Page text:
One reason for the absence of a "slide down" function is that disk storage is typically not byte-granular. Storage on disk is done in units known as sectors, a typical sector size being 512 bytes. And the storage for a file is allocated in units of sectors, which we'll call storage chunks for lack of a better term. For example, a 5000-byte file occupies ten sectors of storage. The first 512 bytes go in sector 0, the next 512 bytes go in sector 1, and so on, until the last 392 bytes go into sector 9, with the last 120 bytes of sector 9 lying unused. (There are exceptions to this general principle, but they are not important to the discussion, so there's no point bringing them up.)

    To append ten bytes to this file, the file system can just store them after the last byte of the existing contents. leaving 110 bytes of unused space instead of 120. Similarly, to truncate those ten bytes back off, the logical file size can be set back to 110, and the extra ten bytes are "forgotten."

    In theory, a file system could support truncating an integral number of storage chunks off the front of the file by updating its internal bookkeeping about file contents without having to move data physically around the disk. But in practice, no popular file system implements this, because, as it turns out, the demand for the feature isn't high enough to warrant the extra complexity. (Remember: Minus 100 points.)

    But what's this "you sort of can" tease? Answer: Sparse files.

    You can use an NTFS sparse file to decommit the storage for the data at the start of the file, effectively "deleting" it. What you've really done is set the bytes to logical zeroes, and if there are any whole storage chunks in that range, they can be decommitted and don't occupy any physical space on the drive. (If somebody tries to read from decommitted storage chunks, they just get zeroes.)

    For example, consider a 1MB file on a disk that uses 64KB storage chunks. If you decide to decommit the first 96KB of the file, the first storage chunk of the file will be returned to the drive's free space, and the first 32KB of the second storage chunk will be set to zero. You've effectively "deleted" the first 96KB of data off the front of the file, but the file offsets haven't changed. The byte at offset 98,304 is still at offset 98,304 and did not move to offset zero.

    Now, a minor addition to the file system would get you that magic "deletion from the front of the file": Associated with each file would be a 64-bit value representing the logical byte zero of the file. For example, after you decommitted the first 96KB of the file above, the logical byte zero would be 98,304, and all file offset calculations on the file would be biased by 98,304 to convert from logical offsets to physical offsets. For example, when you asked to see byte 10, you would actually get byte 98314.

    So why not just do this? The minus 100 points rule applies. There are a lot of details that need to be worked out.

    For example, suppose somebody has opened the file and seeked to file position 102,400. Next, you attempt to delete 98,304 bytes from the front of the file. What happens to that other file pointer? One possibility is that the file pointer offset stays at 102,400, and now it points to the byte that used to be at offset 200,704. This can result in quite a bit of confusion, especially if that file handle was being written to: The program writing to the handle issued two consecutive write operations, and the results ended up 96KB apart! You can imagine the exciting data corruption scenarios that would result from this.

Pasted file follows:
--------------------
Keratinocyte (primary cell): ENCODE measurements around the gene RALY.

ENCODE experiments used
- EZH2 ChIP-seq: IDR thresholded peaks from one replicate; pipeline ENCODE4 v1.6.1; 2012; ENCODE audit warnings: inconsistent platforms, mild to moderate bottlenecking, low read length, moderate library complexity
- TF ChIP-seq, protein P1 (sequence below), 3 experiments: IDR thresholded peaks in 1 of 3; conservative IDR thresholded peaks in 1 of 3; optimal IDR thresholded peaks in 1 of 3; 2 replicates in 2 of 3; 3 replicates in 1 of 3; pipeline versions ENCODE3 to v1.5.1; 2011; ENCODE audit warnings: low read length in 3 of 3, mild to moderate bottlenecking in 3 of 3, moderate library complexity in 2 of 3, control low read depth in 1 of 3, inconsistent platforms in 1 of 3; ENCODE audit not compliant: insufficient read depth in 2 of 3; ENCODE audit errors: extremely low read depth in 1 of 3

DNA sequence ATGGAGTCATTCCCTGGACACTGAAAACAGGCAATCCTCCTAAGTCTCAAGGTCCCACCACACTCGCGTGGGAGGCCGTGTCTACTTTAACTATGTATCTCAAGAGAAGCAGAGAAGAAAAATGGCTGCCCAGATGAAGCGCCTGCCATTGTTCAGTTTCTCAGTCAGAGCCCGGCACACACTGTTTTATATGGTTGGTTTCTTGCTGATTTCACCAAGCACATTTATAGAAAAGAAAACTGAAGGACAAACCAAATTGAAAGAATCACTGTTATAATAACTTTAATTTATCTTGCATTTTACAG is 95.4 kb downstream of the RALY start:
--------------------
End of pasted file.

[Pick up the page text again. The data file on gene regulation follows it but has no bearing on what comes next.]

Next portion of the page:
Okay, well another possibility is that the file pointer offset moves by the number of bytes you deleted from the front of the file, so the file handle that was at 102,400 now shifts to file position 4096. That preserves the consecutive read and consecutive write patterns but it completely messes up another popular pattern:

    off_t oldPos = ftell(fp);
    fseek(fp, newPos, SEEK_SET);
    ... do stuff ...
    fseek(fp, oldPos, SEEK_SET); // restore original position
    

    If bytes are deleted from the front of the file during the do stuff portion of the code, the attempt to restore the original position will restore the wrong original position since it didn't take the deletion into account.

    And this discussion still completely ignores the issue of file locking. If a region of the file has been locked, what happens when you delete bytes from the front of the file?

    If you really like this simulate deleting from the front of the file by decommitting bytes from the front and applying an offset to future file operations technique, you can do it yourself. Just keep track of the magic offset and apply it to all your file operations. And I suspect the fact that you can simulate the operation yourself is a major reason why the feature doesn't exist: Time and effort is better-spent adding features that applications couldn't simulate on their own.

    [Raymond is currently away; this message was pre-recorded.]

  • The Old New Thing

    Microspeak: Take-away

    • 22 Comments

    At Microsoft, the take-away is the essential message of a presentation or the conclusion that you are expected to draw from a situation. It is something you are expected to remember when the whole thing is over, a piece of information you take away with you as you leave the room.

    XYZ demo take away (title of a document)

    The preferred intensifier is key, and you probably see it attached to the phrase take-away more often than not. This example comes from a presentation on the results of a user study:

    Results: XYZ Tough to Use
    • ...
    • Key take-away:
      • Migration to XYZ will be difficult
      • Need to show value of using the power of DEF

    In fact, every single slide in this presentation had a bullet point at the bottom called Key take-away. (And, as you may have noticed, the heading is the singular take-away even though multiple take-aways were listed.)

    Another use of the term take-away follows in the same spirit as the "essential message" usage, but the idea of "taking away" is taken literally: A take-away is a small information card that sales and marketing people give to potential customers. Think of it as the business card for a service rather than for a person.

    [Raymond is currently away; this message was pre-recorded.]